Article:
Budget panel might vote early on OMB nominee

Senate Budget Commmittee Chairman Kent Conrad, D-N.D., said Wednesday that the panel could vote on Jacob Lew, President Obama's nominee to head the Office of Management and Budget, as soon as Thursday.

Conrad said that he had asked committee members to waive a panel rule that requires 48 hours' notice for a vote. He said that he and Senate Budget Committee ranking member Judd Gregg, R-N.H., had agreed to waive it, "but every member of the committee has to agree to that."

Committee action on Lew's nomination would clear they way for consideration by the full Senate, which Conrad hopes will happen before Congress adjourns, probably after next week, for the midterm elections.

Lew's nomination was approved by the Senate Homeland Security and Government Reform Committee on Tuesday.

Lew led the OMB under President Clinton. The budget showed a surplus for three consecutive years during his tenure. From 1998 to 2001, he led the Clinton administration budget team and served as a member of the National Security Council. Lew most recently was with the State Department, where he served as deputy secretary of State for management and resources.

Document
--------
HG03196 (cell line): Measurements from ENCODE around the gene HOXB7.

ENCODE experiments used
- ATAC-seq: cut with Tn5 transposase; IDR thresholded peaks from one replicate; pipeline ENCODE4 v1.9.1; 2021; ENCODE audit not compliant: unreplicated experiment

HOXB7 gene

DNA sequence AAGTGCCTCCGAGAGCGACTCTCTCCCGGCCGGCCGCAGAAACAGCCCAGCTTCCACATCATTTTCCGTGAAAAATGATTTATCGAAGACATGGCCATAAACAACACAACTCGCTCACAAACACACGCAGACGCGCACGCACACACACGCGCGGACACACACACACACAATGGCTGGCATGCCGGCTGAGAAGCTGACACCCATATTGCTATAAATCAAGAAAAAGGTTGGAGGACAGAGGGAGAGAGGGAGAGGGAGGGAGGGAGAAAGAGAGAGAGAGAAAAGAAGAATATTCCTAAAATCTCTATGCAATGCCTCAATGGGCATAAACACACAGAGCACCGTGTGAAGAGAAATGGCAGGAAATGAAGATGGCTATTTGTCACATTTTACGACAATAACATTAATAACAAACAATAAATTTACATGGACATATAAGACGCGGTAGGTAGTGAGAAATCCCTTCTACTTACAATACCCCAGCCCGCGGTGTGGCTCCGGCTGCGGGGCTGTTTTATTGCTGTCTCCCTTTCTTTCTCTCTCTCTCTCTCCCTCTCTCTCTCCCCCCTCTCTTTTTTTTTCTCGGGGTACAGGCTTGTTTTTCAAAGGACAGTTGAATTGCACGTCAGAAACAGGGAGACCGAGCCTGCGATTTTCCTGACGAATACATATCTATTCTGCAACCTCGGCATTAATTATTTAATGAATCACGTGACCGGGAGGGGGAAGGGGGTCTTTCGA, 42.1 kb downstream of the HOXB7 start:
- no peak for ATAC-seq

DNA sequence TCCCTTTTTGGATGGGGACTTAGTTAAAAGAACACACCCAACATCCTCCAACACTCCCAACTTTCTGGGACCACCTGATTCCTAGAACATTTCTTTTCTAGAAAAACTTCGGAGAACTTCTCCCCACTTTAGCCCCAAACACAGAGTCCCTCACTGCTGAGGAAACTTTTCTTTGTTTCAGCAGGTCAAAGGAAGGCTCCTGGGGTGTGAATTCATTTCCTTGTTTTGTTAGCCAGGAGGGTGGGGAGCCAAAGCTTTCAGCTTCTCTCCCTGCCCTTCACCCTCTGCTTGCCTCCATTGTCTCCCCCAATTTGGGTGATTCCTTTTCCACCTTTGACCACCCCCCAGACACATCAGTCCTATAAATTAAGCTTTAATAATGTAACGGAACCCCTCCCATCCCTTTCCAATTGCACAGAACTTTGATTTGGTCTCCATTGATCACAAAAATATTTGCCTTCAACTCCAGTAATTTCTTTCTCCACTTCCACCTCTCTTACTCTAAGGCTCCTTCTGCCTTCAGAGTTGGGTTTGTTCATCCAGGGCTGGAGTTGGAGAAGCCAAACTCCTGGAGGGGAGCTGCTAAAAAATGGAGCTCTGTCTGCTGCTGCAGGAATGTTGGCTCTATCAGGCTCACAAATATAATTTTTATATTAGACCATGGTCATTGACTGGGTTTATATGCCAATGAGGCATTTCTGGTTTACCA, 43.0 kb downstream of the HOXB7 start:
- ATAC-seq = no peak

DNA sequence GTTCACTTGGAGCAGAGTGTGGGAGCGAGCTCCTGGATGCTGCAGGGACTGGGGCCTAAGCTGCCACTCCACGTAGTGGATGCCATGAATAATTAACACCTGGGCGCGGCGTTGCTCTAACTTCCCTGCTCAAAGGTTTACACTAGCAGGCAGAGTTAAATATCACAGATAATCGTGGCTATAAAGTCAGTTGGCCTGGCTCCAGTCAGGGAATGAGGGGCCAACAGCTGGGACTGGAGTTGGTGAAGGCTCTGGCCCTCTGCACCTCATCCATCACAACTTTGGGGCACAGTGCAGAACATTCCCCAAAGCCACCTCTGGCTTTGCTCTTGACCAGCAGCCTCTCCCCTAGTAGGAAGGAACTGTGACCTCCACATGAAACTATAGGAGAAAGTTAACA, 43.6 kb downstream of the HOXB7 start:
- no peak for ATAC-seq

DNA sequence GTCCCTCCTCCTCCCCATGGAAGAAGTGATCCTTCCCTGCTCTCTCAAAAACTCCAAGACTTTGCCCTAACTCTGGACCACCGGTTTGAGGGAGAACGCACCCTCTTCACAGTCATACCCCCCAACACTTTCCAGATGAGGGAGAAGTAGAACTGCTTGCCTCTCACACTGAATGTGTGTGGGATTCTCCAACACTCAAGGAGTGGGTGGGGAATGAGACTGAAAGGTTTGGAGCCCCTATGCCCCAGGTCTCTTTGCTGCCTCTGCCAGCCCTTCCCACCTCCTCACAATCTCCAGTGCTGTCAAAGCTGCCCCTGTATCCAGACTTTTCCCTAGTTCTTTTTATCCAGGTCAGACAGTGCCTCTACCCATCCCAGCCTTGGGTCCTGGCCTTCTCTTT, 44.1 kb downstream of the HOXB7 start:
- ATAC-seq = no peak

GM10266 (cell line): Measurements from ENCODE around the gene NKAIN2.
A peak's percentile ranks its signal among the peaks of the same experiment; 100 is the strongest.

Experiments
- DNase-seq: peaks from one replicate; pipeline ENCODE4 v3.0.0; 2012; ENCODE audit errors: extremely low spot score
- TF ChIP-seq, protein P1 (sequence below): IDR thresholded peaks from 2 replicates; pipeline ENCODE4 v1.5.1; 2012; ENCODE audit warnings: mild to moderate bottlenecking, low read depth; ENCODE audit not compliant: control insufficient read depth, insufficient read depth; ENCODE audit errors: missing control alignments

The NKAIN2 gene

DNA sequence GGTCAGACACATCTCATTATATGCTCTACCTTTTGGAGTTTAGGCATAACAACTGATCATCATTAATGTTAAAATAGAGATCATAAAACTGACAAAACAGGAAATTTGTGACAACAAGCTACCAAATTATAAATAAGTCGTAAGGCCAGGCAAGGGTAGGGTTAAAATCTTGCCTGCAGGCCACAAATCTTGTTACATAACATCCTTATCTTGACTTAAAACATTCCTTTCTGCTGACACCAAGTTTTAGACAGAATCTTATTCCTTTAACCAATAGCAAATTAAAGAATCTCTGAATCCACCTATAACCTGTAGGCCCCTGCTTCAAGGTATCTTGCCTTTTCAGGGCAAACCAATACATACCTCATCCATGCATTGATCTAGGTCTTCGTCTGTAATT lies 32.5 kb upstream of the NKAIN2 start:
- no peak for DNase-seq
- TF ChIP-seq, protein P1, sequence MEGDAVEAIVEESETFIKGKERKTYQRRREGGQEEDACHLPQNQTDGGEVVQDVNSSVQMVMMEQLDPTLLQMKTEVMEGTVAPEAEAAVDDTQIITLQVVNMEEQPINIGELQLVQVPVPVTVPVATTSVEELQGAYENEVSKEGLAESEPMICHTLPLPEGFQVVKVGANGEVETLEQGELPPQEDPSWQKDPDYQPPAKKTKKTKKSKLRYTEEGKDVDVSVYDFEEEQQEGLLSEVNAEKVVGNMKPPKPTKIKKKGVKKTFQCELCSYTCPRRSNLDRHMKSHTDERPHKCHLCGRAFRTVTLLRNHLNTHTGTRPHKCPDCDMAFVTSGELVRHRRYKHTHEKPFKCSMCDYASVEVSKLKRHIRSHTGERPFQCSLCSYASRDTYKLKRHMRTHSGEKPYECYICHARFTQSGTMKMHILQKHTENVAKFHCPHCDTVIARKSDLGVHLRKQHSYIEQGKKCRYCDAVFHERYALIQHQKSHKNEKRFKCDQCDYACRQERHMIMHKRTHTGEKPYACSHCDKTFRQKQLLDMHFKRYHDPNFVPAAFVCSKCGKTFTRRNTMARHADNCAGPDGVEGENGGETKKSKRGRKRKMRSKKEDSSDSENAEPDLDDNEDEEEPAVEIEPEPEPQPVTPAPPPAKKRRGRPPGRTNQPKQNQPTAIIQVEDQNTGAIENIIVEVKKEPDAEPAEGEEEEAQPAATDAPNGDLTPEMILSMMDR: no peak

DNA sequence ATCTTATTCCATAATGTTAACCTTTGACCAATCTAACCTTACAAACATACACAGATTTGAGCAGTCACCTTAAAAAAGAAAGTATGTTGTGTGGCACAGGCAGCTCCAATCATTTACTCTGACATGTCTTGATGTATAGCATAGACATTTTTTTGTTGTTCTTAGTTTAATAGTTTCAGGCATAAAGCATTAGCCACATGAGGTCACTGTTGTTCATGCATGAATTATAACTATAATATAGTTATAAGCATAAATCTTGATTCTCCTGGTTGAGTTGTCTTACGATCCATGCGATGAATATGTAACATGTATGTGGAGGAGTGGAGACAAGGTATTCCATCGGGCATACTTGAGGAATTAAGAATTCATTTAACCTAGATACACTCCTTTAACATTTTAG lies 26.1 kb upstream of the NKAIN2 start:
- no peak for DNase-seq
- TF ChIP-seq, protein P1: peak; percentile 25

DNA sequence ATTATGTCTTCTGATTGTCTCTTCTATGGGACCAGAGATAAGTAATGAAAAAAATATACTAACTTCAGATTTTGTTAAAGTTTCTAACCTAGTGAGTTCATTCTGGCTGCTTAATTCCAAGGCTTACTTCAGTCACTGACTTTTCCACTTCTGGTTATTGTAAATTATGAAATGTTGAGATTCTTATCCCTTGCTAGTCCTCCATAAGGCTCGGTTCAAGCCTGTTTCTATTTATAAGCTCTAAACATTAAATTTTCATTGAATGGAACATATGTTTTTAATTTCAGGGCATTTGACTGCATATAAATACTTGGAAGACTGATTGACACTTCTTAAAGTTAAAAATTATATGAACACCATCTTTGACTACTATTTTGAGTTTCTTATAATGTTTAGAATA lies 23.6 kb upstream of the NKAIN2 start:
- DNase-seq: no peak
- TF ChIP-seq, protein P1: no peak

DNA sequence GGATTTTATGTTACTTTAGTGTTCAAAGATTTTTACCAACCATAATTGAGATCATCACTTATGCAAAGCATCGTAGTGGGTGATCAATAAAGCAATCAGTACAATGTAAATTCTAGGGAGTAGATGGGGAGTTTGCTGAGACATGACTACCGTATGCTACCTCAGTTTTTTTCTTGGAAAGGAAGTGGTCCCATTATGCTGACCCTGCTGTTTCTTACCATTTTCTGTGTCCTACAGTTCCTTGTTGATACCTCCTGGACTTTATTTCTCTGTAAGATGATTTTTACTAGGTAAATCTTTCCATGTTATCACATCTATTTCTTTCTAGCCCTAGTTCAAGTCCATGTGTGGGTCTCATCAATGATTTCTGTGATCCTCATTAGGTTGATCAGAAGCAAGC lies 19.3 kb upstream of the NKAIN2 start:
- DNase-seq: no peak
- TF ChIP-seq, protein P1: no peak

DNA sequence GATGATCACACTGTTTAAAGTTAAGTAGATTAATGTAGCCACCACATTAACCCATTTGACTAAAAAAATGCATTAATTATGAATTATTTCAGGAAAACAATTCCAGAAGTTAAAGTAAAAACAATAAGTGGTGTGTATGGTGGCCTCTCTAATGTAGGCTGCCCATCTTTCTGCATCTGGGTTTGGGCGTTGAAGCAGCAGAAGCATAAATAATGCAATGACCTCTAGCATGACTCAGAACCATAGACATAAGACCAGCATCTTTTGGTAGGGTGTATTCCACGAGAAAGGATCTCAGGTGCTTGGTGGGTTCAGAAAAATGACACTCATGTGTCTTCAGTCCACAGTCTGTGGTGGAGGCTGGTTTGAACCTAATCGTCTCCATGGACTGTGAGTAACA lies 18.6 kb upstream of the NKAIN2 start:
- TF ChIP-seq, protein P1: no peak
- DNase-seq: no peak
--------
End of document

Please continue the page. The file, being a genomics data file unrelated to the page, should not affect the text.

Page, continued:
In another matter, Conrad said he backed passing a hiring tax credit to give incentives to companies to bring on new employees and reduce unemployment. Conrad cited the CBO, which has said that "after an extension of unemployment [insurance], the biggest bang for the buck ... is that one."

He also said that a law enacted in March to boost hiring was insufficient. The law exempts private-sector employers who hire a worker who has been unemployed for at least 60 days from having to pay the employer's 6.2 percent share of the Social Security payroll tax on that employee for the remainder of 2010.

A company could save a maximum of $6,621 if it hired an unemployed worker and paid that worker at least $106,800 -- the maximum amount of wages subject to Social Security taxes -- by the end of the year.

"It wasn't strong enough," Conrad said.

His comments came after a hearing on the federal response to the economic downturn, where Princeton University economist Alan Blinder recommended that Congress pass a broader version of the law.

Moody's Analytics chief cconomist, Mark Zandi, also said he would endorse a payroll tax holiday targeted to companies that hire "if we get into early next year and the recovery is not engaging."

He said the current law was insufficient. "It was too small, too restrictive, is not working," he said. "It could be quite effective if we did it in a better way."

Zandi - an economic adviser to Sen. John McCain, R-Ariz., during his 2008 run for president and more recently Congressional Democrats - also recommended extending all of the Bush-era tax cuts. Democrats want to extend the 2001 and 2003 income-tax cuts for families earning less than $250,000 and individuals below $200,000, letting them expire for those with higher incomes.